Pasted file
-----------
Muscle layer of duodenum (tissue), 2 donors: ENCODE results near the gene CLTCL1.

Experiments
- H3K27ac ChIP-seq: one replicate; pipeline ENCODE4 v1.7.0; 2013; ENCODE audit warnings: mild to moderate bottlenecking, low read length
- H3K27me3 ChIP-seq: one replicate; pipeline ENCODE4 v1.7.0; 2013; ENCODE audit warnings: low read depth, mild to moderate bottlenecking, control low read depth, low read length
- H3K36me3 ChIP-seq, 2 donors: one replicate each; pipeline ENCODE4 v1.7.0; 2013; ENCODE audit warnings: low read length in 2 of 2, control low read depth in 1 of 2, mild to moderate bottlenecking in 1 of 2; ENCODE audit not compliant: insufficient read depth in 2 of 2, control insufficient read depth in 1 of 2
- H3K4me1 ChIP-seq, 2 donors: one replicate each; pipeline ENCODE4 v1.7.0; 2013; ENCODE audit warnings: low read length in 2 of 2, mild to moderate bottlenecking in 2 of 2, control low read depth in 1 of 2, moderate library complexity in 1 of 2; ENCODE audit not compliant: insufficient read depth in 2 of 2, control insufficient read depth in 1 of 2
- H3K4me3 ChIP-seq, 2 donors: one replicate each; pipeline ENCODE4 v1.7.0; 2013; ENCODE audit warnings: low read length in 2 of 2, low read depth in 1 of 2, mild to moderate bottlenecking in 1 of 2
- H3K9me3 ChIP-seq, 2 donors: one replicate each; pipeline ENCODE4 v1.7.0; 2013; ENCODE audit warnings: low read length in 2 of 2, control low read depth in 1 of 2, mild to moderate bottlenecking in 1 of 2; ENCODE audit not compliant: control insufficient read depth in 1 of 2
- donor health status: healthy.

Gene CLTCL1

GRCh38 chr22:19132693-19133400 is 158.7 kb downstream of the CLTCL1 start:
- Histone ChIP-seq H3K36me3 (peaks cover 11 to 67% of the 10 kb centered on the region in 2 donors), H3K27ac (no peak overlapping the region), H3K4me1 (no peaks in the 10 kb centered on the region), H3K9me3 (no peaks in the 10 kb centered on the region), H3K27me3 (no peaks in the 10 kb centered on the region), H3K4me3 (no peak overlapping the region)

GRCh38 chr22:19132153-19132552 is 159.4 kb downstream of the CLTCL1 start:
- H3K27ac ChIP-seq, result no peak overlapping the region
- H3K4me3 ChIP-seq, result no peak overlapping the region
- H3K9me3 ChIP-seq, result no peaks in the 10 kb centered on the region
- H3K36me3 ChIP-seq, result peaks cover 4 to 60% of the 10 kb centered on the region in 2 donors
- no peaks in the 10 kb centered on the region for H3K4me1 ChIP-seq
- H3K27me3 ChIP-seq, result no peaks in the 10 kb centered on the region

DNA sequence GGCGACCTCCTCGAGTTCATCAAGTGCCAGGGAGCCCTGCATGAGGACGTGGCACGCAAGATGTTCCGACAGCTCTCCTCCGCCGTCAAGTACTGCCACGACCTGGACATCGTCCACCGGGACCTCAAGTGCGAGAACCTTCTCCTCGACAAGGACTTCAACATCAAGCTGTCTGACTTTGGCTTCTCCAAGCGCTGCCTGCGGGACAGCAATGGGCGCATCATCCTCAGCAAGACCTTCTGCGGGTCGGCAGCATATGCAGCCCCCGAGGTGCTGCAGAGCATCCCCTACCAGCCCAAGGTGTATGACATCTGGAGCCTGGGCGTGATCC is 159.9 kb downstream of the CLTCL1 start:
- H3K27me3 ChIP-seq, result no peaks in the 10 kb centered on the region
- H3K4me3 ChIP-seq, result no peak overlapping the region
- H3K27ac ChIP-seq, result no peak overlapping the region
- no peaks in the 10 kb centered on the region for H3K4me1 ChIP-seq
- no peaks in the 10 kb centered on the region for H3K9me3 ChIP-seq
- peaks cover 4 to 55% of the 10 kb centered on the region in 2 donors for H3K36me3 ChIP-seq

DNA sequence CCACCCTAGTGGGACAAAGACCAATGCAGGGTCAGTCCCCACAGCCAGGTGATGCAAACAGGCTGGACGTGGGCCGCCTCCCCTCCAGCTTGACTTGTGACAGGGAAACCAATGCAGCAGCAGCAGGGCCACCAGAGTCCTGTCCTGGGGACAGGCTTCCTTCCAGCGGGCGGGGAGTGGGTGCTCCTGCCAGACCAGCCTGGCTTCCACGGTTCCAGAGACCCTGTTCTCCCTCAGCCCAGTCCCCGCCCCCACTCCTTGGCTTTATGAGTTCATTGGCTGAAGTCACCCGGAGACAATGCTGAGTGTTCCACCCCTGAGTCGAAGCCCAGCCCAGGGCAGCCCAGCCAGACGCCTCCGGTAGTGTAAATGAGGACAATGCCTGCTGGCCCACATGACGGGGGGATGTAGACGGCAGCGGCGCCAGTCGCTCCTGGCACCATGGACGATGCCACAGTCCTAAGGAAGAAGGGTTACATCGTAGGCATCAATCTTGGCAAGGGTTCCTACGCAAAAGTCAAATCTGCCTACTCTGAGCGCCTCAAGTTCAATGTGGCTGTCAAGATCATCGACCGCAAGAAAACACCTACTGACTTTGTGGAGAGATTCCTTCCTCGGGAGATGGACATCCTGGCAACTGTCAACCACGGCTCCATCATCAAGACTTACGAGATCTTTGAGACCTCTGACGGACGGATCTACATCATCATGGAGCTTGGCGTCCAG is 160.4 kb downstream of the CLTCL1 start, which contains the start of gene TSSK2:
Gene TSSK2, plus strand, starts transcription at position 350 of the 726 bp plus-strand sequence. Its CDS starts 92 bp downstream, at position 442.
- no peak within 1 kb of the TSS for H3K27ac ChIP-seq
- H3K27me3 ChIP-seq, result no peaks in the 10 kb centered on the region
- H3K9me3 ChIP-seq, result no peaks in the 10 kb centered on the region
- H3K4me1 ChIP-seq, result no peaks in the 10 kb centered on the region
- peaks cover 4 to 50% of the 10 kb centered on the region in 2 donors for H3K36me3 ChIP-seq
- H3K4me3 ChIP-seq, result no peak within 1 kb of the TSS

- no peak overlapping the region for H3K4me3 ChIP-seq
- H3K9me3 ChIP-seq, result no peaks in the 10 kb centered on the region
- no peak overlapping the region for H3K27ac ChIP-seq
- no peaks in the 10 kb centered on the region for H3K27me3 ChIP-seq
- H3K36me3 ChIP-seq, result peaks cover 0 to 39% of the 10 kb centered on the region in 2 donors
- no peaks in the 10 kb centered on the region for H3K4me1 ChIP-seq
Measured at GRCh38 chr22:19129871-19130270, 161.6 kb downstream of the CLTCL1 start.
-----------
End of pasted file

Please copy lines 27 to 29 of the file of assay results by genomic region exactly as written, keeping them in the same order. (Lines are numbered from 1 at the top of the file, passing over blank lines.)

DNA sequence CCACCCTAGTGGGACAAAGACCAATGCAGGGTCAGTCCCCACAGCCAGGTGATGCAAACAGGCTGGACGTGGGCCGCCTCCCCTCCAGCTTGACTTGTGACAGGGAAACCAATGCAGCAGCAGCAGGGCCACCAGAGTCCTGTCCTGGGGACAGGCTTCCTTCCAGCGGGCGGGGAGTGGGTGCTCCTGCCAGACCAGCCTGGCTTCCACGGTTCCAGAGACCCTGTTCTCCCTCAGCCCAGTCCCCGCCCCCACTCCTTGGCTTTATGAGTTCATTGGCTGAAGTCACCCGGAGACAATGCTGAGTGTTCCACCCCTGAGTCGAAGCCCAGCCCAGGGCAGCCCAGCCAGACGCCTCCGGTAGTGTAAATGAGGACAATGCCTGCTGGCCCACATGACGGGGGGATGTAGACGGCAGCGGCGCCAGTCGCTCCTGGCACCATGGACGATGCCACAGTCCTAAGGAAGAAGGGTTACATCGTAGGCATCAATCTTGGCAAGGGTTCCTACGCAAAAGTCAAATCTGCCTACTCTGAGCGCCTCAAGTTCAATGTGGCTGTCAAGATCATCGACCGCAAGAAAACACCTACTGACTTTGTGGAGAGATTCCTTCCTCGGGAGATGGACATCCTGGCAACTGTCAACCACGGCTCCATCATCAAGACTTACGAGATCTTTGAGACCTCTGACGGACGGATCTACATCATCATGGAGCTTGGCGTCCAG is 160.4 kb downstream of the CLTCL1 start, which contains the start of gene TSSK2:
Gene TSSK2, plus strand, starts transcription at position 350 of the 726 bp plus-strand sequence. Its CDS starts 92 bp downstream, at position 442.
- no peak within 1 kb of the TSS for H3K27ac ChIP-seq